Painters of modern life
When he was in London in 1821, Géricault was impressed by the ‘portraits … genres, and animals’ he saw in the Royal Academy exhibition. These scenes of everyday, modern life challenged the traditional hierarchy of subject matter. The British and French academies had taught that historical subjects were the most admirable form of art. Now, painters were producing modern subjects which appealed directly to private collectors.
Even as his Raft of the Medusa hung in the Egyptian Hall, Géricault renounced history painting, and began instead to paint animals, especially horses and horse-racing, and scenes of working life. Like Delacroix, Géricault admired the emotive power that British artists like James Ward or Edwin Landseer gave to animals. They also valued the subtle human characterisation and expression in the paintings of David Wilkie, the most innovative genre painter of his generation.
It was widely acknowledged that the influence of British painters encouraged the proliferation of ‘lesser’ genres in French exhibitions in the 1820s. Distinctly contemporary in style and subject, they were encouraged by the Comte de Forbin, director of the Royal museums – at some risk to his reputation.
French portrait painting was transformed by the example of Thomas Lawrence, the leading London portraitist. Lawrence’s international reputation had been secured by his portraits of the Allied sovereigns and diplomats who defeated Napoleon. His brilliant characterisation - especially of children - and free, apparently casual brushwork was widely admired, but horrified conservative tastes. No painter so epitomised what was thought to be the British style, or provoked such conflicting outcomes in French painting. While artists like Gros or Ingres upheld French discipline, Delacroix painted his portrait of Baron Schwiter (shown in room 3) under Lawrence’s spell, and saw it rejected from the Salon.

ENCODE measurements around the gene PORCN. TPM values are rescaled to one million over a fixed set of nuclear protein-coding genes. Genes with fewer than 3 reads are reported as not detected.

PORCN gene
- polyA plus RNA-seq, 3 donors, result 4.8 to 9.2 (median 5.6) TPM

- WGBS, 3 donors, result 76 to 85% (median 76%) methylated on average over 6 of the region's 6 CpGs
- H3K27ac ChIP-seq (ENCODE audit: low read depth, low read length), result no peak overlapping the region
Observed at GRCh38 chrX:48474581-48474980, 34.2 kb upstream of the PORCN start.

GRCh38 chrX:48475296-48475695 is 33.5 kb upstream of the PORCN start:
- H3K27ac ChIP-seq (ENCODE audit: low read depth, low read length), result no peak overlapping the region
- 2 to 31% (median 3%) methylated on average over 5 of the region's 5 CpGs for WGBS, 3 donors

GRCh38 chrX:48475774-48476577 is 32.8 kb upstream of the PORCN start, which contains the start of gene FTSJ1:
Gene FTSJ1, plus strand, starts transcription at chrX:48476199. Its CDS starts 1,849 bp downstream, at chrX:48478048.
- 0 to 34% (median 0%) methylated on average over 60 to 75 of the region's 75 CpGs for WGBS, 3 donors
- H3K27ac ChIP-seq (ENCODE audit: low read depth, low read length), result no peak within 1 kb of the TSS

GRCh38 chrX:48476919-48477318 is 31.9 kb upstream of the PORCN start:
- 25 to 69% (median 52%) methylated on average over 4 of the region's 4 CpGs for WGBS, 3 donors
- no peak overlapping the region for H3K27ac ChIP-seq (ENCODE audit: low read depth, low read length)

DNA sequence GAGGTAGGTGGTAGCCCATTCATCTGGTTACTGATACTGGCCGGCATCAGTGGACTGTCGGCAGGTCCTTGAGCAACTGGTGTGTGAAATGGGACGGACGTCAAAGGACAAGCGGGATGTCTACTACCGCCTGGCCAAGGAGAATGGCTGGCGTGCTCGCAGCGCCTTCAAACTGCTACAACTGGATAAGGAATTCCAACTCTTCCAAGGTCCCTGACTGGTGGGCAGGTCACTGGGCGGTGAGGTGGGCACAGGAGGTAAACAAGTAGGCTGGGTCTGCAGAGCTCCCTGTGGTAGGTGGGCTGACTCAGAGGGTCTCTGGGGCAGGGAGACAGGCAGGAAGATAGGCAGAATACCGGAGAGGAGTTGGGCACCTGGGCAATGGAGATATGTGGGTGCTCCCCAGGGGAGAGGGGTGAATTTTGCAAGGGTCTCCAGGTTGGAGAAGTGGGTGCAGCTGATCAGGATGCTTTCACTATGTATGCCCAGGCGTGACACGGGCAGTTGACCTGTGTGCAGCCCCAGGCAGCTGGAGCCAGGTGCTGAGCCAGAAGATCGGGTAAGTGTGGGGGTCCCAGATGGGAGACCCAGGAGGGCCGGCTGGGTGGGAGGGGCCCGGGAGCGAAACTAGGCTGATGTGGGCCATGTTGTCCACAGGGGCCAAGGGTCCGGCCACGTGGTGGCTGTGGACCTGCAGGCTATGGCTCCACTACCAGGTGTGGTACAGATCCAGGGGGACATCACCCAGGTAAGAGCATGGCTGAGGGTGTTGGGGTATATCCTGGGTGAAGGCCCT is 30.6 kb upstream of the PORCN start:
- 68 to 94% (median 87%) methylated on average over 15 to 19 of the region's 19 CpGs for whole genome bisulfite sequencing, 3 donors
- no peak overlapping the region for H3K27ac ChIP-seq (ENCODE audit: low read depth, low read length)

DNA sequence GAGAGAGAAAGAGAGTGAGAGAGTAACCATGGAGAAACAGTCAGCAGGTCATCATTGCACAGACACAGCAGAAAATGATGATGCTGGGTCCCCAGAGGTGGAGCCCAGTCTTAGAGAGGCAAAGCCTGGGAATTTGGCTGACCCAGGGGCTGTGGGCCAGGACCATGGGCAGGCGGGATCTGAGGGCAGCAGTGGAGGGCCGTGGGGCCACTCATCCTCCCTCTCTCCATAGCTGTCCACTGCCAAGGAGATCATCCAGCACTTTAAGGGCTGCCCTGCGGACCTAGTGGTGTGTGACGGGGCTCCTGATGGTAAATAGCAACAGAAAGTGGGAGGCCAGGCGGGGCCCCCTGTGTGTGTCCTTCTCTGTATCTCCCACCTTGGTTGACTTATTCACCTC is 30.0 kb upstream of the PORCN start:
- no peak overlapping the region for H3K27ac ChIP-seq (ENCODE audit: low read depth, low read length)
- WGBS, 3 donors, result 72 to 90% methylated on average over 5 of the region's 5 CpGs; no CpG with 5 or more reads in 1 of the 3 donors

Lawrence exhibited in France, painted the king and other prominent figures, and sent work to Paris for engraving. The Comte de Forbin, director of the Royal museums, considered Lawrence the leader of the British school, and secured his appointment as a Chevalier of the Legion d’Honneur as both a symbolic and a personal compliment.